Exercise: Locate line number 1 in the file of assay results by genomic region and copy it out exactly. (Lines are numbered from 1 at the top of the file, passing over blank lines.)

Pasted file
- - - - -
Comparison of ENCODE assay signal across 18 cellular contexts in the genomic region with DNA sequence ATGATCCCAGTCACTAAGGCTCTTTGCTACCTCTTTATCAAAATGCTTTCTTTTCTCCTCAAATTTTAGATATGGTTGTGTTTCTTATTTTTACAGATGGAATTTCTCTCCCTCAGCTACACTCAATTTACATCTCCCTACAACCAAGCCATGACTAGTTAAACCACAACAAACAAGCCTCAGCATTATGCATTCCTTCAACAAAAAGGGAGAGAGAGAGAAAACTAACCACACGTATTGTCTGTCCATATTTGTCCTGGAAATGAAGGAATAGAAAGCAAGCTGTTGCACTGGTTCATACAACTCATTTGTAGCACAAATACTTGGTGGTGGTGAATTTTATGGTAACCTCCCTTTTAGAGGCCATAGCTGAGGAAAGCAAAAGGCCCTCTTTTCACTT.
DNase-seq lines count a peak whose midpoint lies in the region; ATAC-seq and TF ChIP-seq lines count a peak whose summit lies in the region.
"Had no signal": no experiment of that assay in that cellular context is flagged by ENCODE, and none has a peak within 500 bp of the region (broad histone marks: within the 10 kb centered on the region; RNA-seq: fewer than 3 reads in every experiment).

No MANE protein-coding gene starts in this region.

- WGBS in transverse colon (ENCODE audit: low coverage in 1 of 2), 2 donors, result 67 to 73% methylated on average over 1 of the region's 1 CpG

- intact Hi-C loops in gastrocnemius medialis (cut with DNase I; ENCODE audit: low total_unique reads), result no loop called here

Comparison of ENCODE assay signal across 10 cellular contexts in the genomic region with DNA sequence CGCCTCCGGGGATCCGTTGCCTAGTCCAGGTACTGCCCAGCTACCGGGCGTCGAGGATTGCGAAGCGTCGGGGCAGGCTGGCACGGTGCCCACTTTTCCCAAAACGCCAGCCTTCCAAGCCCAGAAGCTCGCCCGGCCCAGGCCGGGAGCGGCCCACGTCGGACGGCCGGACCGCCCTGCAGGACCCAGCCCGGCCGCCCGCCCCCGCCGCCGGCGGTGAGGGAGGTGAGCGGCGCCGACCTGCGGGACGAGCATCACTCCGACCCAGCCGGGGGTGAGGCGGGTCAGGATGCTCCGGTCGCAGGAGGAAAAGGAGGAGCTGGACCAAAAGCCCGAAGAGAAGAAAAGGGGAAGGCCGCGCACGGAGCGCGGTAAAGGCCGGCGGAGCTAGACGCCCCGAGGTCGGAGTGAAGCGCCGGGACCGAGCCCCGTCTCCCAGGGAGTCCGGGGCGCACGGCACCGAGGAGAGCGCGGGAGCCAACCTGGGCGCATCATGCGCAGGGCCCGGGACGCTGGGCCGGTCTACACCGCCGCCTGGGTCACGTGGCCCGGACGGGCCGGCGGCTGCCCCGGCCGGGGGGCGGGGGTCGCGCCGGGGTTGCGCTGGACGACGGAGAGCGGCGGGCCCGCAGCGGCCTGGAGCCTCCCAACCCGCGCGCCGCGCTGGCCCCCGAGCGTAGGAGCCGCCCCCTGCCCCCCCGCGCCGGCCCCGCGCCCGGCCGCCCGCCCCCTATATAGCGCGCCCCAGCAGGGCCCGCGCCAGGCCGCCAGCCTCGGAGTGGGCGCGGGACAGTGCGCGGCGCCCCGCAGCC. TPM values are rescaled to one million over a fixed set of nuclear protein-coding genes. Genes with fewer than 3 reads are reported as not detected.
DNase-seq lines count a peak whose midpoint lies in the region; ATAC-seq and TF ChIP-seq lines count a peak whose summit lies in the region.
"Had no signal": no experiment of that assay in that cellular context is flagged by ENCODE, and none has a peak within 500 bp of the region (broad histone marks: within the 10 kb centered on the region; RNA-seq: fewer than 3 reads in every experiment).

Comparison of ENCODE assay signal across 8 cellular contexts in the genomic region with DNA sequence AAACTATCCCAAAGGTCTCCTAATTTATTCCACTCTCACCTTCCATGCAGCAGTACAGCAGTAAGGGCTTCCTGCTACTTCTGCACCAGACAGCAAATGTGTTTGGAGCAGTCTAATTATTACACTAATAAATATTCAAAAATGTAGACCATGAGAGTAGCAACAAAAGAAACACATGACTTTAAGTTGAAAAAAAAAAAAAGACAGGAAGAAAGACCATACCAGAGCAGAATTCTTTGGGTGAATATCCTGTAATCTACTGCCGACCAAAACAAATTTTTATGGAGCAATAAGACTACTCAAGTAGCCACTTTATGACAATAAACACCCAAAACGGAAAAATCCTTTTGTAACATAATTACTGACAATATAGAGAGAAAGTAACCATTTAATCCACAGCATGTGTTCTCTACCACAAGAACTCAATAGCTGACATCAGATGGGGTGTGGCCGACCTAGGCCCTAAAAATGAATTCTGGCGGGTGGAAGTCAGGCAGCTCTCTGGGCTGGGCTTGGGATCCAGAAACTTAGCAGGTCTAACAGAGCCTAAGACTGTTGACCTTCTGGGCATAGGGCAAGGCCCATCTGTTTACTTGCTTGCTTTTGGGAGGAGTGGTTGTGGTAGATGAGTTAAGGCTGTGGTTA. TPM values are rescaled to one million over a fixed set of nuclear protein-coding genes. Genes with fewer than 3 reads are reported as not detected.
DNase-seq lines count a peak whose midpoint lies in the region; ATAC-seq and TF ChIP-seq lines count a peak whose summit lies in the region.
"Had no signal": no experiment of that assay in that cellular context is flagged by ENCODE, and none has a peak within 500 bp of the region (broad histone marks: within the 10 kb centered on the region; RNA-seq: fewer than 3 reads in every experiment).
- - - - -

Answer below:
Comparison of ENCODE assay signal across 18 cellular contexts in the genomic region with DNA sequence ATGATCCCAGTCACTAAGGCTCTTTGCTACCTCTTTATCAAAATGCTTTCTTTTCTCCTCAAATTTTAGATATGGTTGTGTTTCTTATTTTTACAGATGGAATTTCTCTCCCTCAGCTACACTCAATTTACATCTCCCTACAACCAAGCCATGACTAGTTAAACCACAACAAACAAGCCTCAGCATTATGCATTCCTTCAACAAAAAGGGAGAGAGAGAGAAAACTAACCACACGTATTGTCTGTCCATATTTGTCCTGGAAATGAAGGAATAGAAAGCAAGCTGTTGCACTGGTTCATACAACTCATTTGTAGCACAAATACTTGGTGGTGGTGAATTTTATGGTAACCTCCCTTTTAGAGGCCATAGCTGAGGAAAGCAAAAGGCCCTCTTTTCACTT.